The introduction of barcode technology in the country is gradually bringing about business revolution particularly to the small and medium scale enterprises, an important backbone that could contribute significantly to economic growth by playing a key role in identifying bottlenecks and inefficiencies in the supply chain. The technology has proved to be fundamental instrument in promoting competitiveness of local manufactured goods.
Training on quality packaging and use of barcode to small and medium entreprenuers was facilitated by the European Development Fund (EDF) and the Ministry of Industry and Trade .
“The aim of the trainings on the use of barcodes and food traceability was basically to enhance the SMEs capacity that could ultimately promote competitiveness of goods in both local and global markets,” said he Director of Planning and Policy in the Ministry of Industry and Trade, Mr Edward Sungula.
It involved 54 participants from various institutions such as the ministry responsible for industry and trade, Tanzania Food and Drugs Authority (TFDA), GS1-Kenya, GS1-Tanzania, Tanzania Bureau of Statistics (TBS).
Others are Small Industries Development Organisation (SIDO), Tanzania Industrial Research and Development Organisation (TIRDO), Kilimanjaro Native Cooperative Union (KNCU) and entrepreneurs from different companies. The objective of training was to create awareness on barcodes and to develop technical knowledge and awareness of food traceability system.
Other trainings on packaging are expected to be conducted in November in two more zones. Traceability standards is an automatic identification and data capture on the products, which provide information to consumers by identifying the product, its manufacture and country of origin, date of manufacturing, expiry date, inventory number and compliance with national and international standards.
It communicates the safety and quality of the product to the end user, thus increasing consumer’s confidence on goods to be purchased and willing to pay for premium price. Inaugurating the GS1 Five year strategic plan recently, Prime Minister Mizengo Pinda has called on local businesses whose products use foreign barcodes to localise them to promote the country in international markets.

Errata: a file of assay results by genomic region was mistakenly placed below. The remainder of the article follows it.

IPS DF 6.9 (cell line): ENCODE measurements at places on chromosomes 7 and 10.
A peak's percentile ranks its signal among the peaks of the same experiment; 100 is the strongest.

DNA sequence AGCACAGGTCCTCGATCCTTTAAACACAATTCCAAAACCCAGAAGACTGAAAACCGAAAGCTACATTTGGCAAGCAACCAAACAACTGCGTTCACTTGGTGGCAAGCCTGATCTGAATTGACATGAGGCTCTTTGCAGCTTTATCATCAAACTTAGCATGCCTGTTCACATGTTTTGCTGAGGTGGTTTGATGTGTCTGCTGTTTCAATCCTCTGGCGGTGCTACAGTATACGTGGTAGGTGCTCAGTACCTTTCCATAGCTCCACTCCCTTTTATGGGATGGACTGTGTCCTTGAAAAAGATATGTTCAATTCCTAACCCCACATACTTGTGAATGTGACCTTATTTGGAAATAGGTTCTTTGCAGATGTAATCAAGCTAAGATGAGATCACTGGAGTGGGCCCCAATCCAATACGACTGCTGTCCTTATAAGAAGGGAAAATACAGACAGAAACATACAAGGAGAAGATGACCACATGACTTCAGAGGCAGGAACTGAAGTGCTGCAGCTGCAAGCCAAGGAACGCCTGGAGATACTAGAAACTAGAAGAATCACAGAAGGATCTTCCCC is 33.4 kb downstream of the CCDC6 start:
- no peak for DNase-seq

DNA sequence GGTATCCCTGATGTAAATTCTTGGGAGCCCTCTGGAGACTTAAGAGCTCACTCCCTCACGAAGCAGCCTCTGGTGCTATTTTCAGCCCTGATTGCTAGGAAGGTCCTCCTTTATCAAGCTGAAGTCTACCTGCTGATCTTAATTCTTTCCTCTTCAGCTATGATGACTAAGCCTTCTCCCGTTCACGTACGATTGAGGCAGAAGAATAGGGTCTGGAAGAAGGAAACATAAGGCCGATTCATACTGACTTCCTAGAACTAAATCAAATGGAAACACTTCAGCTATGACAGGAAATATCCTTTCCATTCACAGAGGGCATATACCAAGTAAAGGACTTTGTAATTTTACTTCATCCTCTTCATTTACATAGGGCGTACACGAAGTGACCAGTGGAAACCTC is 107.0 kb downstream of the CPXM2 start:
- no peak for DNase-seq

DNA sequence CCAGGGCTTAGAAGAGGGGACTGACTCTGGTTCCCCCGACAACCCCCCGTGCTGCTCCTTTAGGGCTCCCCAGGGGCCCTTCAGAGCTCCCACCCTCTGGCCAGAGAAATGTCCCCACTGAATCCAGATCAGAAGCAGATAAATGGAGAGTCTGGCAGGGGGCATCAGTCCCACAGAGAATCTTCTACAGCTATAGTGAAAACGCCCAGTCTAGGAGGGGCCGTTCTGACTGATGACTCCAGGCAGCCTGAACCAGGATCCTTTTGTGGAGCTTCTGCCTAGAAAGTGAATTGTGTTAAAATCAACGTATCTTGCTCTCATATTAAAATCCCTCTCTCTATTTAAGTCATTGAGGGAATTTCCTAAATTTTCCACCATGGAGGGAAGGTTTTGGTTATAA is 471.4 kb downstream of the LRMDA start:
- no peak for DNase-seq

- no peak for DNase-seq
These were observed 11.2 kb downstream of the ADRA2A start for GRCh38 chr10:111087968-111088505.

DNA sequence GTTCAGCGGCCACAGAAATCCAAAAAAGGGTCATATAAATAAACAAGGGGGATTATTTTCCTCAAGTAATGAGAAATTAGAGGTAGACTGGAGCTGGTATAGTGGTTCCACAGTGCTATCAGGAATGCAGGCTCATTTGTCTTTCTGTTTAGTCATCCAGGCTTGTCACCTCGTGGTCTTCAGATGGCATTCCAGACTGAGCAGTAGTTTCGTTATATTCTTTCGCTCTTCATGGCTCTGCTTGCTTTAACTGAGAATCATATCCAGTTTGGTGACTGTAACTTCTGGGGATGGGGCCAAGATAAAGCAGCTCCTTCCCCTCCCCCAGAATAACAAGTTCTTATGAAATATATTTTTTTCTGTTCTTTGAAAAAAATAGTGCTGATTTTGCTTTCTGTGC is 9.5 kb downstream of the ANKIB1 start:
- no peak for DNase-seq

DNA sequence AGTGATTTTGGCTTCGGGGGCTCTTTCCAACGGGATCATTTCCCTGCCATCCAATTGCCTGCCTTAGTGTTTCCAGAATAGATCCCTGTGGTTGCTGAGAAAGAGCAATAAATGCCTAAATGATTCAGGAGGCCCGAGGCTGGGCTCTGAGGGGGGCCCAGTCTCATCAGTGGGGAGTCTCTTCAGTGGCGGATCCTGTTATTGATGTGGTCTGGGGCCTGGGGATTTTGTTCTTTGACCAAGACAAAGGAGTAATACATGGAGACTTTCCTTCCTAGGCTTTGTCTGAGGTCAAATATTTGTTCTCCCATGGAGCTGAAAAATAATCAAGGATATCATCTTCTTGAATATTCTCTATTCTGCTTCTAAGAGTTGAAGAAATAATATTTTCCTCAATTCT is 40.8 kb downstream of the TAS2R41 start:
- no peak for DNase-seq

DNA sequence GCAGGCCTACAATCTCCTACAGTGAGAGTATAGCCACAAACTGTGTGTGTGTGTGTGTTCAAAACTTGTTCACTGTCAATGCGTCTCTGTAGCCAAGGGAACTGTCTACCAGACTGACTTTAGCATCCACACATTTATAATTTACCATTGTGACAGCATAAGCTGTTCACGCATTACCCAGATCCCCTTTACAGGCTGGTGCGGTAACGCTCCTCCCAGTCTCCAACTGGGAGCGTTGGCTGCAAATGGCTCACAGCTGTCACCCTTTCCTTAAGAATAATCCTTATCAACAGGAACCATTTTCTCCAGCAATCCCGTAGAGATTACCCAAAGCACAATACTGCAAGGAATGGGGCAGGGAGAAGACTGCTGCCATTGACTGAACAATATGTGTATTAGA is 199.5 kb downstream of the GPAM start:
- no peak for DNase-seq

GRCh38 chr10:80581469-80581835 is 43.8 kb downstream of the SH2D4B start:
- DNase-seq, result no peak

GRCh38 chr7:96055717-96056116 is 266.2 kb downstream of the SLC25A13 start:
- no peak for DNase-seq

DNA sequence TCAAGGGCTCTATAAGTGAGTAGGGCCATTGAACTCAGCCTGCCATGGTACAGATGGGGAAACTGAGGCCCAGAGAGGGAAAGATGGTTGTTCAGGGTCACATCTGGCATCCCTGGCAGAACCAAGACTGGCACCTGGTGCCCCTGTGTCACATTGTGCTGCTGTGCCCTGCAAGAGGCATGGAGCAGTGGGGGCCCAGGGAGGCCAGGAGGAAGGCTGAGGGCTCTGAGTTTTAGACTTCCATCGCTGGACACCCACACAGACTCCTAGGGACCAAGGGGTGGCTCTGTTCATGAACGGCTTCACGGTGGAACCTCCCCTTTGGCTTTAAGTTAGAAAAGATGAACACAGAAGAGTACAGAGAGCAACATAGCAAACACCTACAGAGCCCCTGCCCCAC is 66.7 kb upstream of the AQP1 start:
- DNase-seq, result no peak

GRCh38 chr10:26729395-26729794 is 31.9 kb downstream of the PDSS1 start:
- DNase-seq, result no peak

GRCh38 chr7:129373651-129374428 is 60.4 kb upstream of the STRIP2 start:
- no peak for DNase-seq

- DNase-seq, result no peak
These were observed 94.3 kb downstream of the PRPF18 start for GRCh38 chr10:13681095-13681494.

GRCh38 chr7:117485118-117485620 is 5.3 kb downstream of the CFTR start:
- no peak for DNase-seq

He said it is a shame for businesses to embrace foreign barcodes while the country could provide the same. He remarked, “The aim of using barcodes is to facilitate the industrial sector to grow by 15 per cent for the country to become semi-industrialised economy by 2025.”
Tanzania Private Sector Foundation (TPSF) Executive Director, Godfrey Simbeye, says the use of barcode compels manufacturers to adhere to quality standards of the products, a necessary component in the competitive market.
“It is high time for the small and medium scale enterprises to adopt the traceability standards because it would compel producers to enhance the quality of their products,” he said. The head of Division Food and Biotechnology at the Tanzania Industrial Research and Development Organisation (TIRDO), Mr Humphrey Ndossi, says there was a direct relation between bar code and quality standards of the products.
He notes that insertion of the barcode at any product was a last process after having completed all the other procedures required by standards regulators like Tanzania Food and Drugs Regulatory Authority (TFDA), Tanzania Bureau of Standards (TBS) before penetrating the markets.
For example, by providing information on suppliers or customers involved in potential food safety issues, traceability can enable targeted product recalls or withdrawals. Similarly, the implementation of food safety management systems can support efficient and consistent traceability.
Furthermore, the use of barcode technology has pushed up sales of local products in super markets, the situation that has called for increased production to meet the yearning demands. “Demand for local products in supermarkets across the country has gone up after we started using the traceability standards 18 months ago,” testifies Ms Janeth Mlowe, an entrepreneur dealing with food products.
Ms Mlowe added, “The mounting demand has turned my concentration to increase supply and stop going to exhibitions to display my products.” Apart from supermarkets, Ms Mlowe said her goods were currently found in various small scale retail outlets in Dar es Salaam and other major urban centres. She urged other small scale entrepreneurs to use barcode technology because it will yield premium returns.
On her part, Ms Mpalley Mwaipola from Funguka Spices says the use of traceability standards has led to increased demand from both local and foreign markets, the situation which is tasking them to produce in huge quantities. The GS1 (T) Chief Executive Officer, Ms Fatma Kange, said 18 months after introducing the barcode technology, more than 360 companies have adopted it with almost 6,000 varieties of goods in circulation.
She said insufficient finance to reach small, medium and large scale manufacturers across the country has remained to be the challenge. For example, a total of 763.7m/- is needed in the first year of the implementations of the strategic plan for market campaigns of the barcode system to both urban and rural areas.
“It is within the company plan to ensure that all retail shops in urban centres and rural communities were transformed in the manner they conduct their businesses,” she said. Also the company will help the country formalise businesses by providing education to the SMEs on the use of the barcodes.